A typical reaction wheel module.

Even still, there are some components of the average satellite which are robust enough that they could conceivably survive. Likely candidates are titanium propellant tanks, silicon carbide mirrors (used in optical telescopes or laser communications systems), the iron cores of the Hall-effect thrusters, and the heavy stainless steel reaction wheels used to provide attitude control for the spacecraft. These components pose a considerably trickier problem, as the materials used in their construction were obviously selected for a reason. As an example, replacing a stainless steel reaction wheel with an aluminum one of the same diameter simply wouldn’t work due to the differences in density. The whole system would need to be redesigned to take into account the material change.

According to their official response to the FCC, SpaceX says they’ve replaced these problem components with versions which they can guarantee won’t survive reentry. If true, it would be a huge milestone for D4D design, and likely the yardstick by which future large-scale satellite constellations will be measured. But not everyone is convinced that SpaceX has solved this complex problem as neatly as they say. In a statement to IEEE Spectrum, professor of mechanical and aerospace engineering at the University at Buffalo John Crassidis said he believes the claims are a bit too bold: “Anything can come through the atmosphere if you hit at just the right angle. If they’re guaranteeing it’s not going to cause an issue, then I’m going to have call BS on it.”

31 thoughts on “Why Satellites Of The Future Will Be Built To Burn

  1. “But with falling launch prices promising to make space a lot busier in the next few years, the race is on to develop new technologies which will help make sure that a satellite is only intact for as long as it needs to be.”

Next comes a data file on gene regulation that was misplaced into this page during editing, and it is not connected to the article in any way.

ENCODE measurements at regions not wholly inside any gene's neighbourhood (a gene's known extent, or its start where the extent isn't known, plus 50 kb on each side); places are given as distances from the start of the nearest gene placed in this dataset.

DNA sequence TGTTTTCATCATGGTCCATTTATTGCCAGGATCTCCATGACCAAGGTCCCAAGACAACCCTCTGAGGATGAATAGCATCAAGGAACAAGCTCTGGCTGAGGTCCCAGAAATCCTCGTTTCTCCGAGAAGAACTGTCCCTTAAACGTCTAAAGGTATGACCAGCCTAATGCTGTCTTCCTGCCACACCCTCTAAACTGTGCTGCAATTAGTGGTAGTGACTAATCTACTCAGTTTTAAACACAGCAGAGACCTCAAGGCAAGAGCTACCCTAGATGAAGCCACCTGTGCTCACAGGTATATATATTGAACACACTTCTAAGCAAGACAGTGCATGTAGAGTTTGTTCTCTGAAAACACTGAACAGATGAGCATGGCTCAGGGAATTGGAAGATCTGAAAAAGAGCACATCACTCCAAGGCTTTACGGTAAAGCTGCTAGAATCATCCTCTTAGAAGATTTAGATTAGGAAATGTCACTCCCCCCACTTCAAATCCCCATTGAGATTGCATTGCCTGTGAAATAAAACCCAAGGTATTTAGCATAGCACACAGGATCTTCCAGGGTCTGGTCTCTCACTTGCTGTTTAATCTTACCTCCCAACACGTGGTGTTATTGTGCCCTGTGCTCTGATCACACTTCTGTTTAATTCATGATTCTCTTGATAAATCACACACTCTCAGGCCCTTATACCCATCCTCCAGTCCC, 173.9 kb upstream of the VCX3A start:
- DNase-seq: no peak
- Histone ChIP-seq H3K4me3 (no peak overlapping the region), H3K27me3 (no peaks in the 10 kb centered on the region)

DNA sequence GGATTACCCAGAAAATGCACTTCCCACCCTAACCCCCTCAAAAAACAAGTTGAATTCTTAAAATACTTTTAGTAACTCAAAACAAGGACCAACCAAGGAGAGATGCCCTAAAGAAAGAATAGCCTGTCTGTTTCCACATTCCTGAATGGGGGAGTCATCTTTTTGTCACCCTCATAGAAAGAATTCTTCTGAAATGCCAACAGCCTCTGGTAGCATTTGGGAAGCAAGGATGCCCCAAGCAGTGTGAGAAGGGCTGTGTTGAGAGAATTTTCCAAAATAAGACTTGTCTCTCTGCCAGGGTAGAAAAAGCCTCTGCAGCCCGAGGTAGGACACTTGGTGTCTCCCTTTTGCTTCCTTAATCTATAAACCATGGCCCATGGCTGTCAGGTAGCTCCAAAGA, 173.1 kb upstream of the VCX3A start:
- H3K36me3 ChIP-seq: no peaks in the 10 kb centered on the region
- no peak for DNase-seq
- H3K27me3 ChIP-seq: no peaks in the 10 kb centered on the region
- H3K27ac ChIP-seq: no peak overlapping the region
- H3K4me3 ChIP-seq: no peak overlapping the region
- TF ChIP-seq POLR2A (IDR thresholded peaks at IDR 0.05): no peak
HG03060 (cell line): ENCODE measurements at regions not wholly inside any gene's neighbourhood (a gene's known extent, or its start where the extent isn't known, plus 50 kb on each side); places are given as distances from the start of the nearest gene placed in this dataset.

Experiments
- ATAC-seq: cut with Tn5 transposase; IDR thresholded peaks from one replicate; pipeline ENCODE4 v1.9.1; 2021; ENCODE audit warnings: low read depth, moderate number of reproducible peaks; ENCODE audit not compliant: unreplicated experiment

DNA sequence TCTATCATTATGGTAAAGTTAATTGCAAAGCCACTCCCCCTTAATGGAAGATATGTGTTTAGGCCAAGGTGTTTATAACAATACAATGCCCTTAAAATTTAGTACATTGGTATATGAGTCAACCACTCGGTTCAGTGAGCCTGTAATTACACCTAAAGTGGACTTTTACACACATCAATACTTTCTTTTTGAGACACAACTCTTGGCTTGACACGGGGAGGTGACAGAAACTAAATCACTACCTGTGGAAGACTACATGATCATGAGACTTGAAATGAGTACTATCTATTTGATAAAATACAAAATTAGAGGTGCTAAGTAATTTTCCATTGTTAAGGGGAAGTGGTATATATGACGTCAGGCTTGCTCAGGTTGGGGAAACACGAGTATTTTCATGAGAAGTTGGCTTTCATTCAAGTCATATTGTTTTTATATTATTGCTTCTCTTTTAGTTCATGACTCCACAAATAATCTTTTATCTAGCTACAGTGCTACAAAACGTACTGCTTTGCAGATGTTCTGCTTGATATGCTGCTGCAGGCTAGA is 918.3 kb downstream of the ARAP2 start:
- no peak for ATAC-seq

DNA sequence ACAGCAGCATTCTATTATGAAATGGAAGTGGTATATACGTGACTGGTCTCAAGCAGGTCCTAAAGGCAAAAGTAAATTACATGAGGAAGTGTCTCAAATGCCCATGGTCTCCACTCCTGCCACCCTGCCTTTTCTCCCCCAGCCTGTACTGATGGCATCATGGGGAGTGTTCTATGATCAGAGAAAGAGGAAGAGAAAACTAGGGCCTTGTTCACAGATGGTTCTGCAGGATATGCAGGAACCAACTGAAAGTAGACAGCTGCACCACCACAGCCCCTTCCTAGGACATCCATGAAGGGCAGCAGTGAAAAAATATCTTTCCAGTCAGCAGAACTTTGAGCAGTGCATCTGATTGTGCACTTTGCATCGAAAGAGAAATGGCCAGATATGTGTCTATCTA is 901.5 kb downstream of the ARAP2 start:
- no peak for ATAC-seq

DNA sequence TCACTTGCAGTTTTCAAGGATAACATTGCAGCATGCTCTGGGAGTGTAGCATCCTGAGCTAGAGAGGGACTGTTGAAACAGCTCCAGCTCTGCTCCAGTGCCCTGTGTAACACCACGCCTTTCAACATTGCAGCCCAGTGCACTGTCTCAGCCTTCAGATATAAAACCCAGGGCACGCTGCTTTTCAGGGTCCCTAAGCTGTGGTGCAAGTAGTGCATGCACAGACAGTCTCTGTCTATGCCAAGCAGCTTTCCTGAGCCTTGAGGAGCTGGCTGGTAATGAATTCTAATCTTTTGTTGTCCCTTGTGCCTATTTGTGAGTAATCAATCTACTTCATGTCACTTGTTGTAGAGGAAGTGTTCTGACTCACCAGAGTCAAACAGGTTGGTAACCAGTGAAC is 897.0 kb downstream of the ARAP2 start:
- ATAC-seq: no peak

Manufacturers should be good at this. Planned obsolescence and all that.

    “For example, rather than holding a satellite together with nuts and bolts, it could be glued together with epoxies which are formulated to break down at high temperatures.”

    iPhones in spaaaace!

  2. Since an ASAT projectile imparts some of its own velocity to the target, could a high-lofted projectile come _down_ on a satellite to force the debris into a downward-angled trajectory?

    I’m picturing a Starlink satellite which has slowly lowered its orbit to the point that it’s gently grazing the upper reaches of the atmosphere, so even any stray bits would still decay fairly rapidly, even if not over the ocean below the impact point. But the vast majority of the debris cloud would be streaking downward and entering immediately.

    1. Whether or not an object burns in the atmosphere has to do with its ballistic coefficient.

      You drop a ton of feathers down from orbit, and they would probably float down unharmed, because the surface area to mass is just so great that they burn that kinetic energy off very gradually.

      But if you drop them down in a big lump, that’s going to create a bow shock that lets the lump fall deep into the atmosphere where it suddenly experiences high resistance and explodes, at which point the individual feathers will be incinerated.

      That means, if you break down the satellite too early, the smaller bits may slow down enough that they survive through re-entry and then you got partially molten nuts and bolts raining on people’s heads.